All the world’s a stage.
Top Line: Is there a difference between N1 and M1a lymph node metastatic prostate cancer?
The Study: You’d hope so or why do we distinguish between them? The first confusing thing is that common iliac nodes are usually considered M1a (aka non-regional lymph node) disease, even though consensus guidelines include the common iliac vessels in elective nodal volumes. Second, it seems arbitrary to draw a line where the external and internal iliac vessels converge and say visible disease above it doesn’t merit curative therapy. This retrospective look at 130 men receiving definitive radiation to the prostate and pelvis with long-course androgen deprivation therapy asked if there was any difference in outcomes between those with nodal disease below (n=87) or above (n=43) the bifurcation of the common iliacs. Nodes >1 cm at time of simulation received a simultaneous integrated boost to 60-66 Gy in 25 fractions. As expected, most men had grade group 4-5 disease (65%) and/or cT3 disease (75%). Also to no real surprise, at 5 years, rates of survival free from biochemical failure (77% without versus 70% with common iliac nodal disease), distant metastasis (87% versus 79%), and overall survival (93% versus 90%) were similar. Analogous to cervical cancer staging moving paraaortic disease from stage IV to IIIC in the era of IMRT where it can all feasibly be included in definitive treatment, perhaps we should consider doing the same in prostate cancer.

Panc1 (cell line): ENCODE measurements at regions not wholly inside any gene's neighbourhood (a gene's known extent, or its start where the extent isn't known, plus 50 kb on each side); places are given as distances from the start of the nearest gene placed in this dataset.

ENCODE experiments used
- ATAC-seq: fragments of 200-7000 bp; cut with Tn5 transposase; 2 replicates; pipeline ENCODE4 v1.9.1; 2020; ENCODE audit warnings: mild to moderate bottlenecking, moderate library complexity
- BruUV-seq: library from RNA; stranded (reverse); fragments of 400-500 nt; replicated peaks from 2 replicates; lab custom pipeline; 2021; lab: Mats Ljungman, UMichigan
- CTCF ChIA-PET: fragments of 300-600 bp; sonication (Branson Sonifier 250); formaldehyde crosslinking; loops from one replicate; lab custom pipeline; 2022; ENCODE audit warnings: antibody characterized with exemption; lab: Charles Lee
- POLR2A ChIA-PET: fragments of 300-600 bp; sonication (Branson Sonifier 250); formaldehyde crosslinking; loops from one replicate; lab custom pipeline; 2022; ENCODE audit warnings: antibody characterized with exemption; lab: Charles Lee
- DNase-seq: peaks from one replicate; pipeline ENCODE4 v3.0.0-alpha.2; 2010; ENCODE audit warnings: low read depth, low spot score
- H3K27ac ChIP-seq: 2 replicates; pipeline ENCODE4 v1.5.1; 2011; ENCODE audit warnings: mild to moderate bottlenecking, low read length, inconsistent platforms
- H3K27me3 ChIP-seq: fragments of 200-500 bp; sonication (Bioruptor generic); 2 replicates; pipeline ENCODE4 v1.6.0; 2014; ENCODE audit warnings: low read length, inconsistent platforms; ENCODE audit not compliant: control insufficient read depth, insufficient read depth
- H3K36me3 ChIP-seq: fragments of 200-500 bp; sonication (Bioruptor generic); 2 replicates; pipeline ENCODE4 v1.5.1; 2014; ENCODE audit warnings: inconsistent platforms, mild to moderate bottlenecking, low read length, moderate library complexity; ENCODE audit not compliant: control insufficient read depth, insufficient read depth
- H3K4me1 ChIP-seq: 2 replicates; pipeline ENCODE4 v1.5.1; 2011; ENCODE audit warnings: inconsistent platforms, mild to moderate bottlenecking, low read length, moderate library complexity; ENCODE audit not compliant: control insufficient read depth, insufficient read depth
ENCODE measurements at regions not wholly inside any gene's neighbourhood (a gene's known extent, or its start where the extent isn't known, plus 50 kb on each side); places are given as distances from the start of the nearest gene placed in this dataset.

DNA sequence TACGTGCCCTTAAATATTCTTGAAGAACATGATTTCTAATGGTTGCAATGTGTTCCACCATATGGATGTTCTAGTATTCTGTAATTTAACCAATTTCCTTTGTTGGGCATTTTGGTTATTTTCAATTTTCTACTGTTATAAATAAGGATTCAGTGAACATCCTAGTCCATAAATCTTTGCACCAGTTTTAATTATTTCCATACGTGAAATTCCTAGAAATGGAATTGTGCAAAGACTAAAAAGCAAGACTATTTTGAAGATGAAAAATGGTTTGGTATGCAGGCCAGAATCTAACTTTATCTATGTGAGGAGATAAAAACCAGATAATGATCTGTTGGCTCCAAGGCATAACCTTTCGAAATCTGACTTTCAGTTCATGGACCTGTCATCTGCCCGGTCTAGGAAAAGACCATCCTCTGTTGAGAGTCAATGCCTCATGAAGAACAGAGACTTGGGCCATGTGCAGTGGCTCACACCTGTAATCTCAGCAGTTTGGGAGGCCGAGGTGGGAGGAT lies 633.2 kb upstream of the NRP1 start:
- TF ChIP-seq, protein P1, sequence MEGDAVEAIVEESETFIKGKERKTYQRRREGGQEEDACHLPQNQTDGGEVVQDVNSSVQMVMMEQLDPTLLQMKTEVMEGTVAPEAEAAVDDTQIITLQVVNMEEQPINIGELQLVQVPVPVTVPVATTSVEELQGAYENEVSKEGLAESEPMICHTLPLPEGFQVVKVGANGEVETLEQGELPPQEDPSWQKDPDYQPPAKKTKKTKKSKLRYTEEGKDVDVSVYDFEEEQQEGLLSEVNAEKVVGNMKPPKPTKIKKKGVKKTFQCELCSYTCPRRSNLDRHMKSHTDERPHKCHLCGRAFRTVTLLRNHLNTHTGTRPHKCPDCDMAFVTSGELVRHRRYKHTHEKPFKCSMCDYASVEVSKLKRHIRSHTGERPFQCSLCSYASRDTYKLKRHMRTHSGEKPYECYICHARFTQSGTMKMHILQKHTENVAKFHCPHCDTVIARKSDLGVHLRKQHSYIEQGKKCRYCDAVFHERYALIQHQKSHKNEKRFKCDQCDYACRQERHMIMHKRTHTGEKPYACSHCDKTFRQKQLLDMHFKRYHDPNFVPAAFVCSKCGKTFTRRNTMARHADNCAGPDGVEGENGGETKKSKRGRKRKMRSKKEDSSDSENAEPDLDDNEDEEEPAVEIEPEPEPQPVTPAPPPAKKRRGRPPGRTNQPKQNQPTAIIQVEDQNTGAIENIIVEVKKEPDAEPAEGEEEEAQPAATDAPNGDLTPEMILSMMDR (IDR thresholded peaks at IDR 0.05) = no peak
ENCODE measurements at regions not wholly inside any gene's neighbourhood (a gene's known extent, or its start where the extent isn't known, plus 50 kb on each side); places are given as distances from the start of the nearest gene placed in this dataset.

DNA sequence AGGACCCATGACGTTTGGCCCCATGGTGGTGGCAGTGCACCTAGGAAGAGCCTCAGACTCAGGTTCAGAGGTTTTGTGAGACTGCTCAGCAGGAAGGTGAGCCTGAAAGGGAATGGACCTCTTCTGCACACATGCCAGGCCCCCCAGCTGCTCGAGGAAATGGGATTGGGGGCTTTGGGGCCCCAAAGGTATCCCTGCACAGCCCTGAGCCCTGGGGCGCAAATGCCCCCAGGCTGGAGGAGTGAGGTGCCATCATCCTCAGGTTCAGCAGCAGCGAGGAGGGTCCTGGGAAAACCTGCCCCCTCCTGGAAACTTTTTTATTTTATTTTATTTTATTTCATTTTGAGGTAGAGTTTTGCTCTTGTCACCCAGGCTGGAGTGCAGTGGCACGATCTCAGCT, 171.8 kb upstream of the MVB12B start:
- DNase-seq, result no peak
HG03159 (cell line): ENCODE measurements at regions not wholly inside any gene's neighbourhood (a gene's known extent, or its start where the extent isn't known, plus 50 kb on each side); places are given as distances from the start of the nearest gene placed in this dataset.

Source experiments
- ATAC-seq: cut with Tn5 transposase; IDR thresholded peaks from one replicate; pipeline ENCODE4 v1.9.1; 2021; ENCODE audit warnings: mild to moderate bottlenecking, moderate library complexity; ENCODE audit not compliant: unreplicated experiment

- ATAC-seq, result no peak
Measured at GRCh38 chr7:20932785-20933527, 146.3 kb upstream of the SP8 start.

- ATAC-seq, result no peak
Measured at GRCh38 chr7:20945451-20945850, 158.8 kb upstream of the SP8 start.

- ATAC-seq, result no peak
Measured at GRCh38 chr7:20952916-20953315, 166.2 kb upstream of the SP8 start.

TBL: Patients treated with definitive radiation and long-term ADT for N1 and M1a nodal disease appear to have similar outcomes. | Chopade, Int J Radiat Oncol Biol Phys 2022